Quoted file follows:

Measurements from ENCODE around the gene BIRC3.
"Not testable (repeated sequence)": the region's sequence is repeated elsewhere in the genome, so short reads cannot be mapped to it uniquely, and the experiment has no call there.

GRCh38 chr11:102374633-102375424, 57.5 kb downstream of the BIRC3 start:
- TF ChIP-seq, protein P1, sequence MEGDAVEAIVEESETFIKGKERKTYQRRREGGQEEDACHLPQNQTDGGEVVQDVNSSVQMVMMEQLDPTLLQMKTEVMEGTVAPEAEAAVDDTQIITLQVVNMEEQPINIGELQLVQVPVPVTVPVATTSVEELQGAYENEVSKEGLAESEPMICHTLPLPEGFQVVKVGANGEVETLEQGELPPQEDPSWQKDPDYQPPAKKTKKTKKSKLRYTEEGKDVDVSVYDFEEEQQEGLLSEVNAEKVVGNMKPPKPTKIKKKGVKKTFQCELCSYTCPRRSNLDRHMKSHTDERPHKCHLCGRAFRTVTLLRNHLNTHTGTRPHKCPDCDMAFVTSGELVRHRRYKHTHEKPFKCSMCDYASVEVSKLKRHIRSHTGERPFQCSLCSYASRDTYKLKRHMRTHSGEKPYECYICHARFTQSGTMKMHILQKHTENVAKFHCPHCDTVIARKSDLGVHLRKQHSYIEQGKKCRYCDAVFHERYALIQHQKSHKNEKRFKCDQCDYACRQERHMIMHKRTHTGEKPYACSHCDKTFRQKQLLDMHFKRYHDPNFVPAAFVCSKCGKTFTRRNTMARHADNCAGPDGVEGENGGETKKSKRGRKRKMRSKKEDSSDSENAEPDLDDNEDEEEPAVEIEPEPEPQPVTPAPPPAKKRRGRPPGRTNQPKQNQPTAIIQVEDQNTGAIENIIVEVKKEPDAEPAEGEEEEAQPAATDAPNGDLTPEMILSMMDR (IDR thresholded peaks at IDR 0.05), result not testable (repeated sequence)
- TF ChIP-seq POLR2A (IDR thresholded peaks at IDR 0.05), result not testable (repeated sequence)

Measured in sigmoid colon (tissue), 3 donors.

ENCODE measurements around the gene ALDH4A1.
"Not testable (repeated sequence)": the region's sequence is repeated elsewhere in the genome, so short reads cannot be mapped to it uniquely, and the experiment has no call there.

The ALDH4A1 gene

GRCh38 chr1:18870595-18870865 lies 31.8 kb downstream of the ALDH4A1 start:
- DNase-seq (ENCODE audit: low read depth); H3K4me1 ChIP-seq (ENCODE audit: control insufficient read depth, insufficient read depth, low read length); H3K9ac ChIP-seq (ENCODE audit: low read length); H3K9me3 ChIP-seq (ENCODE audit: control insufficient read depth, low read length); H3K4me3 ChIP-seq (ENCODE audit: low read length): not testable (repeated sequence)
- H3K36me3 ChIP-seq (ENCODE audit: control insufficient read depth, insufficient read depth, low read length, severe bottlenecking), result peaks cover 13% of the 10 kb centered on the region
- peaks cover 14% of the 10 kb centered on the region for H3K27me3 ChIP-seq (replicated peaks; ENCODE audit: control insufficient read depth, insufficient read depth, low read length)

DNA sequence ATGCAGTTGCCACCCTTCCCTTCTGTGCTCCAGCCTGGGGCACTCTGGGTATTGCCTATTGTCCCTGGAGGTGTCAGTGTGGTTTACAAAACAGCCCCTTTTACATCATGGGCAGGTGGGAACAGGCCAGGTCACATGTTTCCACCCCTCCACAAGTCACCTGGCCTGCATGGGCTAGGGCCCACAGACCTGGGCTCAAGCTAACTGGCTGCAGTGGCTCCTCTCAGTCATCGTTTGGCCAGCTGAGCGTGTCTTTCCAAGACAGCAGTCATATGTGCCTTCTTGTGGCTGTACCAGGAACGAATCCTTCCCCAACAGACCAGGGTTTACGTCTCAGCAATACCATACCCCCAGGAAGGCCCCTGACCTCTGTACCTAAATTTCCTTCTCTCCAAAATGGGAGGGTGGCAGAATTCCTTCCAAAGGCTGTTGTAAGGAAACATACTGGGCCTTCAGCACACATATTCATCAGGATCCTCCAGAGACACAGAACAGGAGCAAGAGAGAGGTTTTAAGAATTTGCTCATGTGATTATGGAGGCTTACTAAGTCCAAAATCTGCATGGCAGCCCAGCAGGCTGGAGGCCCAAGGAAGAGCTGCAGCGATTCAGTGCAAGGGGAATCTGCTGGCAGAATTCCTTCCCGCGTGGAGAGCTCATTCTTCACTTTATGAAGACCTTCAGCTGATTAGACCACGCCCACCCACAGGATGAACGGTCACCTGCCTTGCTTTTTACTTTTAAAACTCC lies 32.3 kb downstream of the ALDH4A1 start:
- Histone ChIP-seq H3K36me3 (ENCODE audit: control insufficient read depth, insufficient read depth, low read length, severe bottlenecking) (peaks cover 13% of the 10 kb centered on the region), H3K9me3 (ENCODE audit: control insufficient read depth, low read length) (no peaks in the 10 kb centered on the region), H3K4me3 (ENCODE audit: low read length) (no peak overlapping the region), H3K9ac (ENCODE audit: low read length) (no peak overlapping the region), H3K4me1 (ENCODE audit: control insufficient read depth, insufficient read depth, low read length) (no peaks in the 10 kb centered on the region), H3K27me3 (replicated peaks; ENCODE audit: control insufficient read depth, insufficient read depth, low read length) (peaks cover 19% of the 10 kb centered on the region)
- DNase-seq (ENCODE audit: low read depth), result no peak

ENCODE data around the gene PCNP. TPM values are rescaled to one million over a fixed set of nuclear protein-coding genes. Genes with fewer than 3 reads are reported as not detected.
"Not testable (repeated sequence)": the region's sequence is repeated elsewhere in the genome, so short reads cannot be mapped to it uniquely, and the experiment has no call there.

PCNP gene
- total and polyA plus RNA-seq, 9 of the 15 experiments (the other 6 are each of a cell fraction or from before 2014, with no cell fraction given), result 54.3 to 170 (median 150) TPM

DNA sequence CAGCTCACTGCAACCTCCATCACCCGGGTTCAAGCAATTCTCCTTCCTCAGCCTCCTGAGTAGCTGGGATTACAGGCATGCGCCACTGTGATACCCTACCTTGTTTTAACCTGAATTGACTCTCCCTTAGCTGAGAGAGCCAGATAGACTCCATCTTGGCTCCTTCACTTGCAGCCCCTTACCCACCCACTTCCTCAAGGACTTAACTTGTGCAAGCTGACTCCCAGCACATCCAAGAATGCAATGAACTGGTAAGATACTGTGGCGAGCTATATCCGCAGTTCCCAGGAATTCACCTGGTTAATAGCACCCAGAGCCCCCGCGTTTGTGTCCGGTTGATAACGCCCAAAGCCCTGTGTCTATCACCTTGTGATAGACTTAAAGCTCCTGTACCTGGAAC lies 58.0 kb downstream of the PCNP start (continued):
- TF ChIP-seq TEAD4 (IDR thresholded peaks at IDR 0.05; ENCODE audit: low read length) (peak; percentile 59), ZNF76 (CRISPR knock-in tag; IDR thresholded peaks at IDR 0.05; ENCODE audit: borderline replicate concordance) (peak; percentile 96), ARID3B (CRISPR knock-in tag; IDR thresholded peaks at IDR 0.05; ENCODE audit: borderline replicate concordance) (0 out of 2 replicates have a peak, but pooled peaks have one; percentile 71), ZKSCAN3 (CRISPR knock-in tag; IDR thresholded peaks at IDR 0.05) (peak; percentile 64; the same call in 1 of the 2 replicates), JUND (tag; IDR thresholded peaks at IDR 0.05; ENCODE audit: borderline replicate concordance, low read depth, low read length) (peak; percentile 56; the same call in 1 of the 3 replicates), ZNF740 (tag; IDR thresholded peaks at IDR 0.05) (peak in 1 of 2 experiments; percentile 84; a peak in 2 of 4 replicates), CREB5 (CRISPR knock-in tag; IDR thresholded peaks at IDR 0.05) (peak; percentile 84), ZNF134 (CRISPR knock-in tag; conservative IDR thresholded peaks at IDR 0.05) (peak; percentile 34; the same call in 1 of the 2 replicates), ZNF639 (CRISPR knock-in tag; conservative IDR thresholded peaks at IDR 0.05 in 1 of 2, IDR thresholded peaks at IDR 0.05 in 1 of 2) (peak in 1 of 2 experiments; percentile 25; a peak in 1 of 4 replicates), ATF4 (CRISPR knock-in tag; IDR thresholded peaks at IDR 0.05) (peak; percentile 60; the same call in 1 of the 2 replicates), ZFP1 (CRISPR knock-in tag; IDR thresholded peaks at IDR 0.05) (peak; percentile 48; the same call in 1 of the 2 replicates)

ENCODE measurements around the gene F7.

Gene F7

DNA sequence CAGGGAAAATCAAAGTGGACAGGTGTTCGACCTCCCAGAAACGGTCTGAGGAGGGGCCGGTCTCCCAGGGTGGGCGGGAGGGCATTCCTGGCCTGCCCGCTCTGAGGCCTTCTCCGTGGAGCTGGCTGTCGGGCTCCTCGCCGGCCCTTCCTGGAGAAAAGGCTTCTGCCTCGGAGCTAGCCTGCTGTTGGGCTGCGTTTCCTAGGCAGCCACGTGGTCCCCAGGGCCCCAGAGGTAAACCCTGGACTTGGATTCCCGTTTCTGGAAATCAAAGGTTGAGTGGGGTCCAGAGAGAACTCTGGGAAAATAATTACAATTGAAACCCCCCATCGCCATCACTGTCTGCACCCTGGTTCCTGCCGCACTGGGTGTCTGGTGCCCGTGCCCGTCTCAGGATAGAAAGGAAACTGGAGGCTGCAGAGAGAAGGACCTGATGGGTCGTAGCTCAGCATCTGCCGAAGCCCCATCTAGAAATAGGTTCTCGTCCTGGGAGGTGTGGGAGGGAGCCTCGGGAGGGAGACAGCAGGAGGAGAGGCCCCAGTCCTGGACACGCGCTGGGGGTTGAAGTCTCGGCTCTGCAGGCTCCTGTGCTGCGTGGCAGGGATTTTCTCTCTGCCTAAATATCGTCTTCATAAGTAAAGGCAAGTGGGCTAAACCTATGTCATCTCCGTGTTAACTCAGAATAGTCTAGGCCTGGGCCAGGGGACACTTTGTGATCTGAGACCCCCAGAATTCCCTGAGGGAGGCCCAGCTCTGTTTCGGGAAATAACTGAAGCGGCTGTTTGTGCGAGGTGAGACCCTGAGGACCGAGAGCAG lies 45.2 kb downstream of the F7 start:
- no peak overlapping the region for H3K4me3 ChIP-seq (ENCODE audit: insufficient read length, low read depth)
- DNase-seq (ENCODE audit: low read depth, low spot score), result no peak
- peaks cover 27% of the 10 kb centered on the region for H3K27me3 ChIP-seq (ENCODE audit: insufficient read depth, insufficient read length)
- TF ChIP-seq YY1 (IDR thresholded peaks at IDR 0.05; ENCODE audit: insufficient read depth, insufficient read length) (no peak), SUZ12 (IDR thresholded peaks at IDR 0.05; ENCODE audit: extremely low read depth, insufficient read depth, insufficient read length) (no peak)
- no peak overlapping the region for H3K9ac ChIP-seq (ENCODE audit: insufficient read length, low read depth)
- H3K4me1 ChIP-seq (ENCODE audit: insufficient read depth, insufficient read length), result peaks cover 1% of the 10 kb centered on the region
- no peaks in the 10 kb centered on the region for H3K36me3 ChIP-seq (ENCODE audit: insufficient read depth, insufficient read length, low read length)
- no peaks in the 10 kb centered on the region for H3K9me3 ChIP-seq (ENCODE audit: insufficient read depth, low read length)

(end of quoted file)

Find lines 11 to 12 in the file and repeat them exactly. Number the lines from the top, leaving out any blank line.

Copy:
- DNase-seq (ENCODE audit: low read depth); H3K4me1 ChIP-seq (ENCODE audit: control insufficient read depth, insufficient read depth, low read length); H3K9ac ChIP-seq (ENCODE audit: low read length); H3K9me3 ChIP-seq (ENCODE audit: control insufficient read depth, low read length); H3K4me3 ChIP-seq (ENCODE audit: low read length): not testable (repeated sequence)
- H3K36me3 ChIP-seq (ENCODE audit: control insufficient read depth, insufficient read depth, low read length, severe bottlenecking), result peaks cover 13% of the 10 kb centered on the region